This week, Galway City Council Chief Executive, Brendan McGrath, confirmed to the Galway City Tribune, that monies had been set aside to begin exploratory work on what will be known as the Great Western Blueway.

A figure of €65,000 has been allocated in the City Council’s 2021 annual budget to commission an initial study of what’s involved in the setting up a blueway trail on the Corrib.

“The Corrib river and the lake are a most wonderful natural asset for the entire western region and I have no doubt that this project has fantastic potential in terms of enhancing the tourism pulling power of the city and its environs,” Mr McGrath told the Galway City Tribune this week.

Should the project come to fruition, it would be the fifth such waterway attraction to be developed in the island of Ireland.

Already there are Blueways on the Shannon, from Drumshanbo to Lanesboro; the Shannon-Erne project from Leitrim village to Belturbet (Cavan); the Royal Canal at Mullingar; and at Lough Derg from Portumna to Scariff in Clare.

According to Mr McGrath, the attractions developed along the Great Western Blueway would be environmentally friendly, featuring such attractions as kayaking, paddling, adjacent cycle trails as well as scenic walkways and visitor centres.
This is a shortened preview version of this article. To read the rest of the story, see this week’s Galway City Tribune. You can buy a digital edition HERE.

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CITY TRIBUNE

Future of Leisureland secured through increased Council funding

Francis Farragher

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From this week’s Galway City Tribune – The future of the Leisureland pool and gym facility, which last September faced possible closure due to the Covid emergency, has been guaranteed for the coming year, following an increased financial subsidy from the City Council in their 2021 annual budget.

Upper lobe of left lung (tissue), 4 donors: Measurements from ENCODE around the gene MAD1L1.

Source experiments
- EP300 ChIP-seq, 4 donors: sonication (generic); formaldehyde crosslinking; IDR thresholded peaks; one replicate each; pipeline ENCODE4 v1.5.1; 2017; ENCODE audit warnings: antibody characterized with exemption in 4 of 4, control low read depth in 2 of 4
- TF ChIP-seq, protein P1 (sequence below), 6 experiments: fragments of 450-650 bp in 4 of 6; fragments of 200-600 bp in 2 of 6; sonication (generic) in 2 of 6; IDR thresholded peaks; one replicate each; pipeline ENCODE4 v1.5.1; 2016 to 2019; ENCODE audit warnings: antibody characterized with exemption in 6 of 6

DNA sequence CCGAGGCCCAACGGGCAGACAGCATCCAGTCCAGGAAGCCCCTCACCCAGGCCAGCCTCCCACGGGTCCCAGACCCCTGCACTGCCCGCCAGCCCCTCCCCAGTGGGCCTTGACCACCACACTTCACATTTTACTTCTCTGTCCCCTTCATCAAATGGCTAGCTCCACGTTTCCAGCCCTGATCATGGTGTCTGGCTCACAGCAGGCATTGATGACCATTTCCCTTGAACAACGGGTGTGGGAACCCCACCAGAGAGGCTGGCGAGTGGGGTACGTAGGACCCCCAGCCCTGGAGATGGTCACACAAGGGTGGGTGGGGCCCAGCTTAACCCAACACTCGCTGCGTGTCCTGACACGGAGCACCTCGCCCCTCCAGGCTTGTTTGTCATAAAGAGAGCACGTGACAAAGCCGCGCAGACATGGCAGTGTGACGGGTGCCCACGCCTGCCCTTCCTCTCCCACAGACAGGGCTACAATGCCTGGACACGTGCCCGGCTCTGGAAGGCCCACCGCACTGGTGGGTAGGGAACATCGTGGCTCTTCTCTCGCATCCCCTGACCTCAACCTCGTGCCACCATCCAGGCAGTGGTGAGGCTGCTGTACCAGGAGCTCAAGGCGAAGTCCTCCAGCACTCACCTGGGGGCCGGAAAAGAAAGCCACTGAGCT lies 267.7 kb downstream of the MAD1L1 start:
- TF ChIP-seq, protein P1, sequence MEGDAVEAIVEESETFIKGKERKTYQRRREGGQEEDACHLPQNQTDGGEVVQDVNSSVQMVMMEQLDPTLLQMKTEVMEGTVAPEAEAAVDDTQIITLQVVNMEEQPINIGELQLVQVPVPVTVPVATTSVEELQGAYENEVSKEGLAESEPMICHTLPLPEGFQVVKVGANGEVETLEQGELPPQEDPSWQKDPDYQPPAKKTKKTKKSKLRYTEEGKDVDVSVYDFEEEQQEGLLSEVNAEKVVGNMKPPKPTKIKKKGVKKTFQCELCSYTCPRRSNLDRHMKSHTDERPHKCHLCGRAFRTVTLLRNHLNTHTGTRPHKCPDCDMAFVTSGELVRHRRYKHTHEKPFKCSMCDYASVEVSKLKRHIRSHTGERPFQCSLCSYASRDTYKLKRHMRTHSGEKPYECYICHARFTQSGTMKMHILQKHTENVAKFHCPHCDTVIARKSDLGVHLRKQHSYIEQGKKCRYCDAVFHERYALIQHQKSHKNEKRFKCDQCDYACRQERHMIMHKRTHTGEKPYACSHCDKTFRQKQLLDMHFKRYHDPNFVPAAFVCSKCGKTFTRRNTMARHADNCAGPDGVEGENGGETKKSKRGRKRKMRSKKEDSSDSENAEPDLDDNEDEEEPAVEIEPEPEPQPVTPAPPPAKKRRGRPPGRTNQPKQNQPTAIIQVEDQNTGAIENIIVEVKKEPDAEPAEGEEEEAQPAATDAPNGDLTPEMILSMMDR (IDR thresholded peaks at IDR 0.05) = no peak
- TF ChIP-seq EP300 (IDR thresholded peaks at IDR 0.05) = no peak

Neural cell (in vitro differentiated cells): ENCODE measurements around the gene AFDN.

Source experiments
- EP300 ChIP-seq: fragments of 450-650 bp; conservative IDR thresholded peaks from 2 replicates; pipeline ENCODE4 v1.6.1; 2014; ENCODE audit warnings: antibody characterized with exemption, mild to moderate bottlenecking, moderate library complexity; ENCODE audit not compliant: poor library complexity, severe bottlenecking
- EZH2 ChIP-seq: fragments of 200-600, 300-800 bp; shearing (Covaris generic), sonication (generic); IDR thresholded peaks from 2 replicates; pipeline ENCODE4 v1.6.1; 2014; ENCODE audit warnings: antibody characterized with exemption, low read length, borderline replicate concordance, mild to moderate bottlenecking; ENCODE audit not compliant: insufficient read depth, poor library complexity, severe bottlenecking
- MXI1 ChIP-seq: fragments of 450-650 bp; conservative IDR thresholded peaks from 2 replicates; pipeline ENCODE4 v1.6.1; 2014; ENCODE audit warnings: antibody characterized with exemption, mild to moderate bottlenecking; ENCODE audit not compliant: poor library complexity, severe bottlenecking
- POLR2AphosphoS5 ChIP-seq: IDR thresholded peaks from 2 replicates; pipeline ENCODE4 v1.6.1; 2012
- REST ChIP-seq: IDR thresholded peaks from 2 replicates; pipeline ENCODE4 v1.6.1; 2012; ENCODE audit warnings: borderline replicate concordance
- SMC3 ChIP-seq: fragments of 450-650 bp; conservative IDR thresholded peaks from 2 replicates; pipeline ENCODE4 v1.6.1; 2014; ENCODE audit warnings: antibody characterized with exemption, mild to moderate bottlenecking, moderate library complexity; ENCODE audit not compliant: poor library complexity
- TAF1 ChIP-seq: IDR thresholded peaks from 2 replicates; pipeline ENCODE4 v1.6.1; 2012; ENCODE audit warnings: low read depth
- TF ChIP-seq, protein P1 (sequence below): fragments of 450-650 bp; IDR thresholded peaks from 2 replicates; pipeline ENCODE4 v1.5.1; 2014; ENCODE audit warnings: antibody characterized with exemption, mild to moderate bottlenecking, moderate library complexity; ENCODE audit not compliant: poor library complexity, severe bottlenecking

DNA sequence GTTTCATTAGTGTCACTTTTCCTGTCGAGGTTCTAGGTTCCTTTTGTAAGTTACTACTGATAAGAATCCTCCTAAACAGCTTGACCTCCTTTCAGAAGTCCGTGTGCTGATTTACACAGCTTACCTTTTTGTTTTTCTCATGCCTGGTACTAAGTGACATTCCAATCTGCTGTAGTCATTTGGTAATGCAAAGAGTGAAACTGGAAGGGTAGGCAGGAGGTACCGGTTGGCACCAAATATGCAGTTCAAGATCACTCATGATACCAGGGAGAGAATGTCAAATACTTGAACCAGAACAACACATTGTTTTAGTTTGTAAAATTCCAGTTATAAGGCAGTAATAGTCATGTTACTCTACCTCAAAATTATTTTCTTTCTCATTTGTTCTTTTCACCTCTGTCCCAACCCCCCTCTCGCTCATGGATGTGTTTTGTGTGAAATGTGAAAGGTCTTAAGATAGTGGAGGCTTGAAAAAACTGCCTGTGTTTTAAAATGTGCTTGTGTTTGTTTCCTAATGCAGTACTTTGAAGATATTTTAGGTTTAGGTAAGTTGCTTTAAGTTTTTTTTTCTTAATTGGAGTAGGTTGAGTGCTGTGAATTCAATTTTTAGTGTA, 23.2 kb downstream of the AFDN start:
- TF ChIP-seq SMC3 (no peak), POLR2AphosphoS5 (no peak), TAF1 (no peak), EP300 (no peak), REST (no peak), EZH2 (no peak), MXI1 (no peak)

City Council Chief Executive, Brendan McGrath, told the Galway City Tribune that the local authority was committed to the future of the Leisureland facility and had increased the subsidy for 2021 from €300,000 to €500,000, in the process securing its viability for the coming year.

“We are all acutely aware of the value of the Leisureland facility, not only to local clubs but also to the many, many people who use the pool and gym on a weekly and often on a daily basis.

“Like so many other aspects of life and leisure in Ireland, the coronavirus emergency had a hugely negative impact on the viability of the facility, but thankfully we can now look forward with confidence to its continued usage in 2021,” said Mr. McGrath.

He also said that the City Council was committed to the further enhancement and usage of the greater Leisureland site which could act as a focal point for the regeneration of the entire Salthill area as a major local and national tourism centre.
This is a shortened preview version of this article. To read the rest of the story, see this week’s Galway City Tribune. You can buy a digital edition HERE.